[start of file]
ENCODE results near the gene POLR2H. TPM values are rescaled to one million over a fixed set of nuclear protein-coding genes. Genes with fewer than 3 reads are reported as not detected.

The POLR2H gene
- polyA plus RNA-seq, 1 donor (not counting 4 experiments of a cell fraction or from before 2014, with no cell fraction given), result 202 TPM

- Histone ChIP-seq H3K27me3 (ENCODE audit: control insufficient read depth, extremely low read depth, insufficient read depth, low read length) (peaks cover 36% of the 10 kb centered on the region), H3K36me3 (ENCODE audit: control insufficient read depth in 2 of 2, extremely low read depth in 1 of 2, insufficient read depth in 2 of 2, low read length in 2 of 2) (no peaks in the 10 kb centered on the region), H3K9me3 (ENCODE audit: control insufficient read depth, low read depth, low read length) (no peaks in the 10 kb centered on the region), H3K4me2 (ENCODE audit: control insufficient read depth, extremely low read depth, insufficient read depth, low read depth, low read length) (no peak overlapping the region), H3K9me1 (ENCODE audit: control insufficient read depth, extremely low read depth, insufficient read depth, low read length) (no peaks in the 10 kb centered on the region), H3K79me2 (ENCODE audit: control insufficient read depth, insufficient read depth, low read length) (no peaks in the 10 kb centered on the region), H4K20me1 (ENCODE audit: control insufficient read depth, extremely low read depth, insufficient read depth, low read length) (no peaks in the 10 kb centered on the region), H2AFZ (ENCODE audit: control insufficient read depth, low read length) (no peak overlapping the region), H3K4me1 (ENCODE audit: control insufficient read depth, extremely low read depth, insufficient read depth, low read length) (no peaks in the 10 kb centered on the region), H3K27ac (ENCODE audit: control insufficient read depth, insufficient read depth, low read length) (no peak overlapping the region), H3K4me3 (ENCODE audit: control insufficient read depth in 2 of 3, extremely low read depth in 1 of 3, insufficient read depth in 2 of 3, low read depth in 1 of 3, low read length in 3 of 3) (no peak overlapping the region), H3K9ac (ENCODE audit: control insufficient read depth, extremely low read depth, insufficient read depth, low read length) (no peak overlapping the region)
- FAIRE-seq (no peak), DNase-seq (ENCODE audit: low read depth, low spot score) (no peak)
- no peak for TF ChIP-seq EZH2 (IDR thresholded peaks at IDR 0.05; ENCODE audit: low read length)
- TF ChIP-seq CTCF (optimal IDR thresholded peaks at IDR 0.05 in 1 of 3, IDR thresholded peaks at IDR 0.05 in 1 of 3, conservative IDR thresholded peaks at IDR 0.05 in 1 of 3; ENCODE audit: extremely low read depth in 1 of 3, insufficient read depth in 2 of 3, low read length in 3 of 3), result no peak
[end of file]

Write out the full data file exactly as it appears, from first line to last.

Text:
ENCODE results near the gene POLR2H. TPM values are rescaled to one million over a fixed set of nuclear protein-coding genes. Genes with fewer than 3 reads are reported as not detected.

The POLR2H gene
- polyA plus RNA-seq, 1 donor (not counting 4 experiments of a cell fraction or from before 2014, with no cell fraction given), result 202 TPM

- Histone ChIP-seq H3K27me3 (ENCODE audit: control insufficient read depth, extremely low read depth, insufficient read depth, low read length) (peaks cover 36% of the 10 kb centered on the region), H3K36me3 (ENCODE audit: control insufficient read depth in 2 of 2, extremely low read depth in 1 of 2, insufficient read depth in 2 of 2, low read length in 2 of 2) (no peaks in the 10 kb centered on the region), H3K9me3 (ENCODE audit: control insufficient read depth, low read depth, low read length) (no peaks in the 10 kb centered on the region), H3K4me2 (ENCODE audit: control insufficient read depth, extremely low read depth, insufficient read depth, low read depth, low read length) (no peak overlapping the region), H3K9me1 (ENCODE audit: control insufficient read depth, extremely low read depth, insufficient read depth, low read length) (no peaks in the 10 kb centered on the region), H3K79me2 (ENCODE audit: control insufficient read depth, insufficient read depth, low read length) (no peaks in the 10 kb centered on the region), H4K20me1 (ENCODE audit: control insufficient read depth, extremely low read depth, insufficient read depth, low read length) (no peaks in the 10 kb centered on the region), H2AFZ (ENCODE audit: control insufficient read depth, low read length) (no peak overlapping the region), H3K4me1 (ENCODE audit: control insufficient read depth, extremely low read depth, insufficient read depth, low read length) (no peaks in the 10 kb centered on the region), H3K27ac (ENCODE audit: control insufficient read depth, insufficient read depth, low read length) (no peak overlapping the region), H3K4me3 (ENCODE audit: control insufficient read depth in 2 of 3, extremely low read depth in 1 of 3, insufficient read depth in 2 of 3, low read depth in 1 of 3, low read length in 3 of 3) (no peak overlapping the region), H3K9ac (ENCODE audit: control insufficient read depth, extremely low read depth, insufficient read depth, low read length) (no peak overlapping the region)
- FAIRE-seq (no peak), DNase-seq (ENCODE audit: low read depth, low spot score) (no peak)
- no peak for TF ChIP-seq EZH2 (IDR thresholded peaks at IDR 0.05; ENCODE audit: low read length)
- TF ChIP-seq CTCF (optimal IDR thresholded peaks at IDR 0.05 in 1 of 3, IDR thresholded peaks at IDR 0.05 in 1 of 3, conservative IDR thresholded peaks at IDR 0.05 in 1 of 3; ENCODE audit: extremely low read depth in 1 of 3, insufficient read depth in 2 of 3, low read length in 3 of 3), result no peak